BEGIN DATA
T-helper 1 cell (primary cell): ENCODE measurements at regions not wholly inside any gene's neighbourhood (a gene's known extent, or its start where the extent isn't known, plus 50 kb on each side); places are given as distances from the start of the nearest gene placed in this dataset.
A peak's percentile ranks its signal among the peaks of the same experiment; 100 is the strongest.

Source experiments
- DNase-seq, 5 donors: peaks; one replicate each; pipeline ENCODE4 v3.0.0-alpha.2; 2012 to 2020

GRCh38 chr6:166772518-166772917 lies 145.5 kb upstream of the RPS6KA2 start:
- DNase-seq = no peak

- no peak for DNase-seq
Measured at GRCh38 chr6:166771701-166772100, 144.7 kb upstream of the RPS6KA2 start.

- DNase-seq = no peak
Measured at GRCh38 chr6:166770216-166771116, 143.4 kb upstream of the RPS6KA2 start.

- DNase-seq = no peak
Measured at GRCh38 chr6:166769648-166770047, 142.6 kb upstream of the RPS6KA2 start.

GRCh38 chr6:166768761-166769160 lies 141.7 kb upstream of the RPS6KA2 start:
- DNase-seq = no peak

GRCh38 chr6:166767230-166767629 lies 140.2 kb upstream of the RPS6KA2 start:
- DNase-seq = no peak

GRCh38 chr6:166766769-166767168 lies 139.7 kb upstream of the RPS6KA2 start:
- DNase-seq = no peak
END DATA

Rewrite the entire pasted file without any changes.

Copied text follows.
T-helper 1 cell (primary cell): ENCODE measurements at regions not wholly inside any gene's neighbourhood (a gene's known extent, or its start where the extent isn't known, plus 50 kb on each side); places are given as distances from the start of the nearest gene placed in this dataset.
A peak's percentile ranks its signal among the peaks of the same experiment; 100 is the strongest.

Source experiments
- DNase-seq, 5 donors: peaks; one replicate each; pipeline ENCODE4 v3.0.0-alpha.2; 2012 to 2020

GRCh38 chr6:166772518-166772917 lies 145.5 kb upstream of the RPS6KA2 start:
- DNase-seq = no peak

- no peak for DNase-seq
Measured at GRCh38 chr6:166771701-166772100, 144.7 kb upstream of the RPS6KA2 start.

- DNase-seq = no peak
Measured at GRCh38 chr6:166770216-166771116, 143.4 kb upstream of the RPS6KA2 start.

- DNase-seq = no peak
Measured at GRCh38 chr6:166769648-166770047, 142.6 kb upstream of the RPS6KA2 start.

GRCh38 chr6:166768761-166769160 lies 141.7 kb upstream of the RPS6KA2 start:
- DNase-seq = no peak

GRCh38 chr6:166767230-166767629 lies 140.2 kb upstream of the RPS6KA2 start:
- DNase-seq = no peak

GRCh38 chr6:166766769-166767168 lies 139.7 kb upstream of the RPS6KA2 start:
- DNase-seq = no peak